Thou hold'st thy course in independent pride; No leave ask'st thou of either wind or tide. To whate'er point the breeze, inconstant, veer, Still doth thy careless helmsman onward steer; As if the stroke of some magician's wand Had lent thee power the ocean to command. What is this power which thus within thee lurks, And, all unseen, like a mask'd giant works? E’en that which gentle dames, at morning's tea, From silver urn ascending, daily see With tressy wreathings playing in the air, Like the loosed ringlets of a lady's hair ; Or rising from th' enamell'd cup beneath, With the soft fragrance of an infant's breath: That which within the peasant's humble cot Comes from th' uncover'd mouth of savoury pot, As his kind mate prepares his noonday fare, Which cur, and cat, and rosy urchins share: That which, all silver'd with the moon's pale beam, Precedes the mighty Geyser's upcast stream, What time, with bellowing din exploded forth, It decks the midnight of the frozen north, Whilst travellers from their skin-spread couches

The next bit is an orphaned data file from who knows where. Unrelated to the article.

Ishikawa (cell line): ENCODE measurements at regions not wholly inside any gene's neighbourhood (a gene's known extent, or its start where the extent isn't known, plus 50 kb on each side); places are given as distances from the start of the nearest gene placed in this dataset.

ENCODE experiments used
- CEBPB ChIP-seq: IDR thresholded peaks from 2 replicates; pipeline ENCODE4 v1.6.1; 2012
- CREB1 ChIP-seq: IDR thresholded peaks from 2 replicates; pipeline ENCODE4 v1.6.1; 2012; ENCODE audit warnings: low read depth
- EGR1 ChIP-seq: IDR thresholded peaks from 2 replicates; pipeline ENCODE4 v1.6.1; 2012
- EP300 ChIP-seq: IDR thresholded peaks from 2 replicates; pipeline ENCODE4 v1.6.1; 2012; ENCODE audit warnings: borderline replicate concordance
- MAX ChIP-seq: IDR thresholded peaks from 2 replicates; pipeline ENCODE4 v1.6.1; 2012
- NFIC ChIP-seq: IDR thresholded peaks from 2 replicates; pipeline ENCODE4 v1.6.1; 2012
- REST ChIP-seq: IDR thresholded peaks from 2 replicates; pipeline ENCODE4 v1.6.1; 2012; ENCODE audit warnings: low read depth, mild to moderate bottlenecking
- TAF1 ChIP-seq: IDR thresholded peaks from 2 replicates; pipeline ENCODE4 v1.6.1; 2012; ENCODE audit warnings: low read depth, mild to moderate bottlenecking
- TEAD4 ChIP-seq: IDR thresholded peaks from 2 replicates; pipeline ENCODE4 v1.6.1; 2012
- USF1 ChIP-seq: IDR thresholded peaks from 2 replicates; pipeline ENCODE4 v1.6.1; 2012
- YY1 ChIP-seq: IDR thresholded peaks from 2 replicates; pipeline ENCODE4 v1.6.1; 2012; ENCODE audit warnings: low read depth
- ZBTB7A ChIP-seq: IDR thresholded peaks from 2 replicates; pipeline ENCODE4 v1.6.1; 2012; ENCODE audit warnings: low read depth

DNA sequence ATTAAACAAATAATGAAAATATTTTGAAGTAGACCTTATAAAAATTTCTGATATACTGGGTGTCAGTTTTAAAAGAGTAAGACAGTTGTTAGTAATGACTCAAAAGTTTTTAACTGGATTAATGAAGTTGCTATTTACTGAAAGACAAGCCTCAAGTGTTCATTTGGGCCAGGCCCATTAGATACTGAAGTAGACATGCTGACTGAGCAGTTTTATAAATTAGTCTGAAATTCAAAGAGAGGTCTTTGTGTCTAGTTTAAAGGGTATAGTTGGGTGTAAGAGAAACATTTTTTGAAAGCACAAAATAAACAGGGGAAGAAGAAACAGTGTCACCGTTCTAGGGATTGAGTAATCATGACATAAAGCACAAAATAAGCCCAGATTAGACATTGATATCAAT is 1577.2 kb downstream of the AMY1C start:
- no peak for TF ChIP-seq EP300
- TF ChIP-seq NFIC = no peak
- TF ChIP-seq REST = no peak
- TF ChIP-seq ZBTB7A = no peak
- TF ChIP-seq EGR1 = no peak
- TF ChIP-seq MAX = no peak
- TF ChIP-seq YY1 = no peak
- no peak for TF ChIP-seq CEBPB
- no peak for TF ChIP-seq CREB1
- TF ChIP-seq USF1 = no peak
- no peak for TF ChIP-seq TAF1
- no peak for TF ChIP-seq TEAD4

rise To gaze upon the sight with wondering eyes.

Thou hast to those “ in populous city pent," Glimpses of wild and beauteous nature lent; A bright remembrance ne'er to be destroy'd, Which proves to them a treasure, long enjoy'd, And for this scope to beings erst confined, I fain would hail thee with a grateful mind. They who had naught of verdant freshness seen But suburb orchards choked with colworts green Now, seated at their ease may glide along, Lochlomond's fair and fairy isles among; Where bushy promontories fondly peep At their own beauty in the nether deep, O'er drooping birch and berried row'n that lave Their vagrant branches in the glassy wave; They, who on higher objects scarce have counted Than church's spire with gilded vane surmounted, May view, within their near, distinctive ken, | The rocky surnmits of the lofty Ben ;